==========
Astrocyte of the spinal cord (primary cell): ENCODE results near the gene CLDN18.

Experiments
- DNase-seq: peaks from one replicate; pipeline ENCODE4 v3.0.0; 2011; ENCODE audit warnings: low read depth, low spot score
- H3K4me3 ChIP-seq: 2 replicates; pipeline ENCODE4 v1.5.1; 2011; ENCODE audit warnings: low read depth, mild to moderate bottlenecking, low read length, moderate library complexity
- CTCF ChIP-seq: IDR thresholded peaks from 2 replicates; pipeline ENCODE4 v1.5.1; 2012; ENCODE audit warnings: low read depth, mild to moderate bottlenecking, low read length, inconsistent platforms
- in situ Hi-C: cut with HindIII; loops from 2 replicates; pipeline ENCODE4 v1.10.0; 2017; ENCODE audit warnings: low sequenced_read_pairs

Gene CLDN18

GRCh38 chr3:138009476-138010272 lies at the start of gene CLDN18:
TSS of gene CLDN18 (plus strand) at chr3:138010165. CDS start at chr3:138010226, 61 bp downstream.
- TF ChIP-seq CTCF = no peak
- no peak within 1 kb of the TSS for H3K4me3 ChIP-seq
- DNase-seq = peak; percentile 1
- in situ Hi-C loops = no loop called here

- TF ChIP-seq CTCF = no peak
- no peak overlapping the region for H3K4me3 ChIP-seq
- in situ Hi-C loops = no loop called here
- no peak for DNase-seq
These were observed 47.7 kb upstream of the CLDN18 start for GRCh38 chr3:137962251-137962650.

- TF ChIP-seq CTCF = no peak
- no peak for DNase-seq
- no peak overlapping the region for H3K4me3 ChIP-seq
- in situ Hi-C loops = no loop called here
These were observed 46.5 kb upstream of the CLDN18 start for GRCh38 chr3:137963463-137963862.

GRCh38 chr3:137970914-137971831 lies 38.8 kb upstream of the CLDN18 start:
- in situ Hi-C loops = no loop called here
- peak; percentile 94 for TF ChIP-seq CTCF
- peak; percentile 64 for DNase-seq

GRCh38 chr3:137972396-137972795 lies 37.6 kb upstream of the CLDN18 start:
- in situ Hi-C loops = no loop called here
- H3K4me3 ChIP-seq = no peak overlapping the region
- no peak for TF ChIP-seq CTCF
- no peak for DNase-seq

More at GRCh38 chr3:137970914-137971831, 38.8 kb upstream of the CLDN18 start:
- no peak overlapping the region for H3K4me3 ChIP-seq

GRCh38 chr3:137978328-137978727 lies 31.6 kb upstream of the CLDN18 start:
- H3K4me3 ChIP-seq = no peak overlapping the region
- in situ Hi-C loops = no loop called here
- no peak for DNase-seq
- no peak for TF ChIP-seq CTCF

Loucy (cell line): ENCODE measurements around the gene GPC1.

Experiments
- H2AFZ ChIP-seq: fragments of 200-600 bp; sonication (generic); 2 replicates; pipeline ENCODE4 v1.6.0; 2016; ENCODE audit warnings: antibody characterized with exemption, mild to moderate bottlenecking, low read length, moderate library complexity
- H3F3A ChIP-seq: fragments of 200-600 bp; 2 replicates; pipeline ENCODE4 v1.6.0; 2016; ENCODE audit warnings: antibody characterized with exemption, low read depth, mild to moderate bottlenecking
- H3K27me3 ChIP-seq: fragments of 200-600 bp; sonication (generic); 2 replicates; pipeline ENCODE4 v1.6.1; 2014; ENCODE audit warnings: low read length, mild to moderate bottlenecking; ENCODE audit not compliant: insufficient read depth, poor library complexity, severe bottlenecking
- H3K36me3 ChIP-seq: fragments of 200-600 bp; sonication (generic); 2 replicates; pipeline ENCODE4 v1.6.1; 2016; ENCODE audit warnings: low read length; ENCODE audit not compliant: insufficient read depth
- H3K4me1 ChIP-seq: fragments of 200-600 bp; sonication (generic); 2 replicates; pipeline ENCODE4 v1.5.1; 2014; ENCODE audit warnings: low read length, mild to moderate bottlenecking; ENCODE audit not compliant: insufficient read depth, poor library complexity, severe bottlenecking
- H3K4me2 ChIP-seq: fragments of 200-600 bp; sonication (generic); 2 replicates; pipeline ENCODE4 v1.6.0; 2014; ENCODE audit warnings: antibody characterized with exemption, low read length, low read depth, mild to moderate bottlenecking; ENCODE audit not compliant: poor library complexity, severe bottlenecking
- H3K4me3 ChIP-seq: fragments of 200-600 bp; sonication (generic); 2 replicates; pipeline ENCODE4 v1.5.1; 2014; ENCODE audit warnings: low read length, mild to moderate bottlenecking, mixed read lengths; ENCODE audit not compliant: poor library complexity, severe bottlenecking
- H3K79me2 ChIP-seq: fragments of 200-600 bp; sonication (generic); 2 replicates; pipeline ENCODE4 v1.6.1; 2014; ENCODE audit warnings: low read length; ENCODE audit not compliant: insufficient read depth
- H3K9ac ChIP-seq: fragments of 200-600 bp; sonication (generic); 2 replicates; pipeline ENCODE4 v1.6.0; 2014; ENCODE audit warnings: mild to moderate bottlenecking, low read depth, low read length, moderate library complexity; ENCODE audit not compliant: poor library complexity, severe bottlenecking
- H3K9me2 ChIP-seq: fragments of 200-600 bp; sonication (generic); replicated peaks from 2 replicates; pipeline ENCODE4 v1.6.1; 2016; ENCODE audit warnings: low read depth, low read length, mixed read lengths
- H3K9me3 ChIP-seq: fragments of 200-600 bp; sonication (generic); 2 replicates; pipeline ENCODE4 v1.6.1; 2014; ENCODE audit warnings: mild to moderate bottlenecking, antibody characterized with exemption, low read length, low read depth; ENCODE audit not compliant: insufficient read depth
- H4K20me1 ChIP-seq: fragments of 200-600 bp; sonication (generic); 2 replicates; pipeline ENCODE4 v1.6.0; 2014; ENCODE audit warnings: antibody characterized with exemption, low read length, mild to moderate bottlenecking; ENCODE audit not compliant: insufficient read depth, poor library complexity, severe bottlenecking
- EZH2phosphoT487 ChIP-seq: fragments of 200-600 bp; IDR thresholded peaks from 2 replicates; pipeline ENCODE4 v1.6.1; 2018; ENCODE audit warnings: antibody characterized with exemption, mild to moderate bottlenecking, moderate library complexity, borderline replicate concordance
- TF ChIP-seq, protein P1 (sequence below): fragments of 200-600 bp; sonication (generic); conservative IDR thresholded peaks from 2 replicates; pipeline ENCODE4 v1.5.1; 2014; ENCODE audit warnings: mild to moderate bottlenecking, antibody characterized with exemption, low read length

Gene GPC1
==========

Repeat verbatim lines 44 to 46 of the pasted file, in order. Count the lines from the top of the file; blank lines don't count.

- H3K27me3 ChIP-seq: fragments of 200-600 bp; sonication (generic); 2 replicates; pipeline ENCODE4 v1.6.1; 2014; ENCODE audit warnings: low read length, mild to moderate bottlenecking; ENCODE audit not compliant: insufficient read depth, poor library complexity, severe bottlenecking
- H3K36me3 ChIP-seq: fragments of 200-600 bp; sonication (generic); 2 replicates; pipeline ENCODE4 v1.6.1; 2016; ENCODE audit warnings: low read length; ENCODE audit not compliant: insufficient read depth
- H3K4me1 ChIP-seq: fragments of 200-600 bp; sonication (generic); 2 replicates; pipeline ENCODE4 v1.5.1; 2014; ENCODE audit warnings: low read length, mild to moderate bottlenecking; ENCODE audit not compliant: insufficient read depth, poor library complexity, severe bottlenecking